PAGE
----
Trias has presided over years of sustained growth for the industry and record-breaking numbers of visitors – 7.5 million in 2013 – and shown support for the hotel lobby’s aim of reaching 10 million. Aside from a few minor issues, Trias insists, the city’s tourism model is a success.

Colau, in contrast, has warned of a “tourism bubble” and described the current tourism model as “out of control.” She has also waded into the heated debate over so-called tourist flats, suggesting owners should be encouraged to convert the properties into social housing, a move likely to find stiff resistance from the vocal supporters of the model who claim Airbnb rentals offer an important means to pay the bills.

A conference organized by the Asociación Catalana de Profesionales de Turísticos (Catalan Association of Tourism Professionals) last week highlighted the complexity of the problem as politicians from all the major parties attacked varying aspects of the current tourism model.

“The protests in Barceloneta last year are a symptom that something is not working,” Sara Jaurrieta of the Catalan Socialist Party (PSC) told the conference.

Many others shared her analysis, but there was no consensus on a solution.

Whatever the result of the upcoming elections, it is clear the new administration has a challenge on its hands if it’s to preserve the city’s golden goose of tourism while avoiding a repeat of last year’s protests.

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It's true it could be annoying for residents, but the extend offer give us good prices for holiday residences, how could authorities control this?

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Authors (Bloggers)

Chris Finnigan is a freelance journalist based in Barcelona. He writes for Barcelona Metropolitan and is a book reviewer and reader for The Barcelona Review. He is a graduate of the London School of Economics. You can find him on twitter @chrisjfinnigan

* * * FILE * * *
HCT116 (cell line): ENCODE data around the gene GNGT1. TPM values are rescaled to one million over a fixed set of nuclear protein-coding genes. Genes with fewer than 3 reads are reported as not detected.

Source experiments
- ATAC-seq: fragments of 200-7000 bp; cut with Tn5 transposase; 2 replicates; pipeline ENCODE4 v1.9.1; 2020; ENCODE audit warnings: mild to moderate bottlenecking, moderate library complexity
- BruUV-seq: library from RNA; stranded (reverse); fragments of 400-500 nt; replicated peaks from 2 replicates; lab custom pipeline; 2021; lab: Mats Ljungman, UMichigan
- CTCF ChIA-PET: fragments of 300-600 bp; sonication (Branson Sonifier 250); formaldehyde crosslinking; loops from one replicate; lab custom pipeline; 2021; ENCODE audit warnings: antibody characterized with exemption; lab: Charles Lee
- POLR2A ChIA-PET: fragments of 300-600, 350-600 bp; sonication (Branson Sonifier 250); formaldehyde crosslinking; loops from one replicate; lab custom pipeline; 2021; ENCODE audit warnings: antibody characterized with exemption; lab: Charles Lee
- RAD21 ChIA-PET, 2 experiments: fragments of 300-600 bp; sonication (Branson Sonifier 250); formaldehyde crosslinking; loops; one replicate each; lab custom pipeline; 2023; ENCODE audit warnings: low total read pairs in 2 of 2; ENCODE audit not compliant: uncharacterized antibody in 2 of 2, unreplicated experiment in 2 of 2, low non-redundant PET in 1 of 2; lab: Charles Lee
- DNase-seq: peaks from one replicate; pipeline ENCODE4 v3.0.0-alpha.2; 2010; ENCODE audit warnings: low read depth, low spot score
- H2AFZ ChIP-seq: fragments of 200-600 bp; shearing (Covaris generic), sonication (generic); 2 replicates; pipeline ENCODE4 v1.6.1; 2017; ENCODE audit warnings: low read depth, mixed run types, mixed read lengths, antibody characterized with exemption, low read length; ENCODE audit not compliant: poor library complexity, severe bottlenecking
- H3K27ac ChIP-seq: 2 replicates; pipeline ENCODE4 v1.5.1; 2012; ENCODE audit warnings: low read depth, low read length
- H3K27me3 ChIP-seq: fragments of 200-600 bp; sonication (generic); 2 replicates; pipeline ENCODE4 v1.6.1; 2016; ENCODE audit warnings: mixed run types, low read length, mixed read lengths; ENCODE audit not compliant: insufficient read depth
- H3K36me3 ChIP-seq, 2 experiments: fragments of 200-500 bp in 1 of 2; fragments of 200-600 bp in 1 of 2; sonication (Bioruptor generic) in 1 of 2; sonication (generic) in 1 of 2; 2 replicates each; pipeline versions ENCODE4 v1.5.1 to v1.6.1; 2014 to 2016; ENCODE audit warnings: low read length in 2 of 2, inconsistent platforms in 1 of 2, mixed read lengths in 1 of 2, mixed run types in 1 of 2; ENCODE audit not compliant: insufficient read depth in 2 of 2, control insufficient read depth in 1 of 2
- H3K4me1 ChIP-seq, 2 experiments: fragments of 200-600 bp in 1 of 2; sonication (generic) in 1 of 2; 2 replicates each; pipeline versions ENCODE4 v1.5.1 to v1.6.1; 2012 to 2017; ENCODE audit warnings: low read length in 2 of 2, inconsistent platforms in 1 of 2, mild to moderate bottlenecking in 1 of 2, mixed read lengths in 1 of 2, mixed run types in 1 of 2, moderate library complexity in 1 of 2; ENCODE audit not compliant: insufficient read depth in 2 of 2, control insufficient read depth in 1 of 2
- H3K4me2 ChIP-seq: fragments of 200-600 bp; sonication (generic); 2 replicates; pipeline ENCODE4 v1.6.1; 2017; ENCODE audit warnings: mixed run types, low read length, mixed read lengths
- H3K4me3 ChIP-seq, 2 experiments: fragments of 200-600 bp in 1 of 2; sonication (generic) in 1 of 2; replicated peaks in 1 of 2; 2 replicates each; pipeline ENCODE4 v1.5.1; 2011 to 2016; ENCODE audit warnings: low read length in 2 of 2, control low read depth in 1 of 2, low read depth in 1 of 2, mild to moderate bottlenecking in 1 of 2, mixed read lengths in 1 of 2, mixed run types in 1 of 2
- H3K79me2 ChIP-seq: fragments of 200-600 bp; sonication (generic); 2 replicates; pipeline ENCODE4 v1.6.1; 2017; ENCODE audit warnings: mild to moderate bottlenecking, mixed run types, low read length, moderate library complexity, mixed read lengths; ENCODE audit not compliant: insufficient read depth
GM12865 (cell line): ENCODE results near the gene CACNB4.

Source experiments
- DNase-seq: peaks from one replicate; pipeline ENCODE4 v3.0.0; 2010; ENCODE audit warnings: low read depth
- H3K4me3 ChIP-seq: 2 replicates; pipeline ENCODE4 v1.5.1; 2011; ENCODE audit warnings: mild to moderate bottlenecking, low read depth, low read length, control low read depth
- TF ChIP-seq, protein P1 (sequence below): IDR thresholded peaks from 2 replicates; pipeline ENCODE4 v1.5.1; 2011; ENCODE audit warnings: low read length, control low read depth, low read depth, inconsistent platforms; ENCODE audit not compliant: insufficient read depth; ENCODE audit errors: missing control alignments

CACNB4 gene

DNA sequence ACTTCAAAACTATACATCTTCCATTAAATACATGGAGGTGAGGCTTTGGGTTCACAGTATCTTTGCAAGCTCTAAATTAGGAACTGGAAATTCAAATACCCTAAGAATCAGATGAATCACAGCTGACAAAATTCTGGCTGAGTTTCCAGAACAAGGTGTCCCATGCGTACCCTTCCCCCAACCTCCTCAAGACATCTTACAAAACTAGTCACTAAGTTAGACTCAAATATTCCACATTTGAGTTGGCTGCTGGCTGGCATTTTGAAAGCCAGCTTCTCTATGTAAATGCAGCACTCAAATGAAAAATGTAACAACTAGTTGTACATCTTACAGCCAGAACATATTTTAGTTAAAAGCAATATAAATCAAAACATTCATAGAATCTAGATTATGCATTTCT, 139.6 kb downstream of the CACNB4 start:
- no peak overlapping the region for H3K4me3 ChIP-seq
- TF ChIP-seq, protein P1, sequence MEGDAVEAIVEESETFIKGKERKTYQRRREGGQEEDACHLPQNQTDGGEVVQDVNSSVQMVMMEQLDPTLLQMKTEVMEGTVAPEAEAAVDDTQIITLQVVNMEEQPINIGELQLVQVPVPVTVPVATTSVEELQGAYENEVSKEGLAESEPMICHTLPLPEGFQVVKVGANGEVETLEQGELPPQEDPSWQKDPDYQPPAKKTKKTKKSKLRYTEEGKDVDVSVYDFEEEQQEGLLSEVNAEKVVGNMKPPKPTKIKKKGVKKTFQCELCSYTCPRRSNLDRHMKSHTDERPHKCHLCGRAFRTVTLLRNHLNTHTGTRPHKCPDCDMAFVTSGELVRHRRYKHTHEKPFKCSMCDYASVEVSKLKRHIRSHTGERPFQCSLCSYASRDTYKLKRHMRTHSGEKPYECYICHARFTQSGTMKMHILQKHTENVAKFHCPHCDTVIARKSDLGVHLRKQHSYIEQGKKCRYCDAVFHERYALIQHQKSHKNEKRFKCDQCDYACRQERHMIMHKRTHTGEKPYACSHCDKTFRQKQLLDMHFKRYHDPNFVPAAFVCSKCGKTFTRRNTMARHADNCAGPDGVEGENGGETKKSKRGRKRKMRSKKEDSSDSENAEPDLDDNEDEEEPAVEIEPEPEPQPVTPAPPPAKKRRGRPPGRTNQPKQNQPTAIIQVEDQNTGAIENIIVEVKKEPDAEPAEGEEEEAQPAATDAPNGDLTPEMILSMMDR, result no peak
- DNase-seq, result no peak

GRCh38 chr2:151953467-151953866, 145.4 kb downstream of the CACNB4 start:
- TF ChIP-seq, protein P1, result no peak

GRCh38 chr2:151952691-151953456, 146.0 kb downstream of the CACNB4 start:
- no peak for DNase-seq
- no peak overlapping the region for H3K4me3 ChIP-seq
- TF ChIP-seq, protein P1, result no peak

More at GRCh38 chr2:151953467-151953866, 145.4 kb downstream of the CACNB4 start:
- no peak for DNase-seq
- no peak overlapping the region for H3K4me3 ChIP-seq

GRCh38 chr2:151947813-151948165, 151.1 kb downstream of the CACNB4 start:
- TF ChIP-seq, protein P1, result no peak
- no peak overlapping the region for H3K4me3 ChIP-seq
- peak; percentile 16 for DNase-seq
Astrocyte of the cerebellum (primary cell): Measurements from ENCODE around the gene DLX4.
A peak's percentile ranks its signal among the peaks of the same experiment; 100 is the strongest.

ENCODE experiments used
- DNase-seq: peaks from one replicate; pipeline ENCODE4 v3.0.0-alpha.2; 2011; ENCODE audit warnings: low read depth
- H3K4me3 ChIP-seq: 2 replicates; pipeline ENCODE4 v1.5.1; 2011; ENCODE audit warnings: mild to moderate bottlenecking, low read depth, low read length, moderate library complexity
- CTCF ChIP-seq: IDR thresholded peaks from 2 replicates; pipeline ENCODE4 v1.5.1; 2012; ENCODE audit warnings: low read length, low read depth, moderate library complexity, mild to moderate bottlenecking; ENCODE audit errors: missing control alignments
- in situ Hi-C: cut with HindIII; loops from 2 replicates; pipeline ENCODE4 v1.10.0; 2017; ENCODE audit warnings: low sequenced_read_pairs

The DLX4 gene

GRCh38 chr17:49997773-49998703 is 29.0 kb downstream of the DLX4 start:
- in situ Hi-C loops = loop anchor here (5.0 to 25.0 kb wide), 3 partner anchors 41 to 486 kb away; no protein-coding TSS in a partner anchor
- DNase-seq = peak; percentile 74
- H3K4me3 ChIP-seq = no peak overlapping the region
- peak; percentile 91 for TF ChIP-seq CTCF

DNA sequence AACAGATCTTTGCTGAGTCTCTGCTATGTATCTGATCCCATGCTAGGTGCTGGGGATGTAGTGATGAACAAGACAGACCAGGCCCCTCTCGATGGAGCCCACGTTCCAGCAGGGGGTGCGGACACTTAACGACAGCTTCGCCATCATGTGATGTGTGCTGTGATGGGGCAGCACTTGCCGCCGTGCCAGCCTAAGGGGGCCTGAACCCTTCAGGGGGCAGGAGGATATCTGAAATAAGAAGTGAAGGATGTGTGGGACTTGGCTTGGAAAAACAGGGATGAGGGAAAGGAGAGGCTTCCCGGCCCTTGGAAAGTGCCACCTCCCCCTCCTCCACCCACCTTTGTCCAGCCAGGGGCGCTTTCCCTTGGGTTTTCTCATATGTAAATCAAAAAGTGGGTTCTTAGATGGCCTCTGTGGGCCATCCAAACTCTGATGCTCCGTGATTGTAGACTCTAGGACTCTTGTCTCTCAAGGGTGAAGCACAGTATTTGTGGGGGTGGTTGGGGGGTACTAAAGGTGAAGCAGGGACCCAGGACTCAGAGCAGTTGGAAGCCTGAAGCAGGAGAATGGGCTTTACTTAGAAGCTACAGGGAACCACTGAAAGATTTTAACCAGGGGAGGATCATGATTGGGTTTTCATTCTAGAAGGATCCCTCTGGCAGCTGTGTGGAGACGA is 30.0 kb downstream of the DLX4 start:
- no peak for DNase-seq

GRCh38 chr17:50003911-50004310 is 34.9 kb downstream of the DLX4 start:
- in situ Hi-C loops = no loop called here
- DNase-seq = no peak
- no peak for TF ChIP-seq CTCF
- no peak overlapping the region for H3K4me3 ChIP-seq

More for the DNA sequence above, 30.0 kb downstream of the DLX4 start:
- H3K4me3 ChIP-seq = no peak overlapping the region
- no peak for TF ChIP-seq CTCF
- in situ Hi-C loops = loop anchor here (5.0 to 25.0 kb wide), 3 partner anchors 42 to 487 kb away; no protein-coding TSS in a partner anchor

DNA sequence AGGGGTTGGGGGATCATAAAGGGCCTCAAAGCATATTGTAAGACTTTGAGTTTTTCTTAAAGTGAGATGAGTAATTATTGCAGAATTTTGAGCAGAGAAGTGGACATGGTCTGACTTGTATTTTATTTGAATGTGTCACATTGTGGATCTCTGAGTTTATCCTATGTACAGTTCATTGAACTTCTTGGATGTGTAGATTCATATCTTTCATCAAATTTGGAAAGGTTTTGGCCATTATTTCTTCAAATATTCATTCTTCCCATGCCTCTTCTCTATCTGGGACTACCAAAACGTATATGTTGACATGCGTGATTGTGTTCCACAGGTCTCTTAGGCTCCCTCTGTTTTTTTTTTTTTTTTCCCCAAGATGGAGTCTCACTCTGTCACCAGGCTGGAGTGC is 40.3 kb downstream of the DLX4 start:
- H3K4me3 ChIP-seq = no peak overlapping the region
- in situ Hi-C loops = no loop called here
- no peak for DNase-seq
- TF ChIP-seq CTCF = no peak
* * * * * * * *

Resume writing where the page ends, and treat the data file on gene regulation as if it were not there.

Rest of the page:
Ben Cardew is a freelance journalist, translator and teacher, now resident in Barcelona after growing up gracefully in Scotland via Norwich. He writes for The Guardian, the NME and The Quietus, among others, on everything from music to digital media. You can find him on Twitter @bencardew

Fiona Flores Watson is a freelance journalist, guide and translator who has lived in Seville since 2003, and has been a writer and editor for more than 20 years. She writes for the Guardian, Telegraph and Sunday Times Travel Magazine. Originally from Essex, Fiona is also Consulting Editor of and has her own blog, Scribbler in Seville. She has been contributing to Trans-Iberian since 2014 and tweets at @Seville_Writer

Jeff Brodsky is a freelance writer. He arrived in Barcelona in 2013 via an admittedly indirect route, living in Chicago, Arizona, Seville, Amsterdam, North Carolina and Madrid. Despite not having stepped foot in Seville for over five years, he still speaks Spanish with an Andalusian accent. Jeff’s writing has been published in newspapers and magazines in America and Europe.

Koren Helbig is an Australian freelance journalist and blogger enjoying a life of near-eternal sunshine in Alicante. She writes for publications in Australia, the United States and the United Kingdom, focusing on stories exploring smart and positive approaches to social issues. She hangs out on Twitter at @KorenHelbig and keeps a selection of her favourite stories at

Julie Pybus lives in a small off-grid house on a hillside in Catalunya. She usually focuses on helping charities and social enterprises with their publications and websites, but has also written for The Guardian, Country Living and The Observer. Julie launched and runs a hyperlocal website which endeavors to increase understanding between the different nationalities in her area @JuliePybus

Paul Louis Archer is a freelance photographer, multimedia storyteller and artist educator. A cross-disciplinary worker, who endeavors to encompass the mediums of photography, audio design and writing. Born in Hertfordshire of an English father and Spanish mother. Based in the United Kingdom. @PaulLouisArcher

Vicki McLeod is a freelance writer and photographer. She has lived in Mallorca since 2004. Vicki writes about her beloved island for The Majorca Daily Bulletin, the only daily English language paper in Spain; produces regular columns for the Euro Weekly News, and articles for Vicki runs PR strategies for several businesses in Mallorca and London as well as working on her own blogs and projects. She and her husband, Oliver Neilson, supply photo and text content for private clients via @phoenixmediamlr. She tweets at @mcleod_vicki.

Born in Newcastle upon Tyne and based in Barcelona, Alx Phillips writes about contemporary art, dance and theatre in a way that human beings can understand. For more previews, reviews, interviews and extras, check: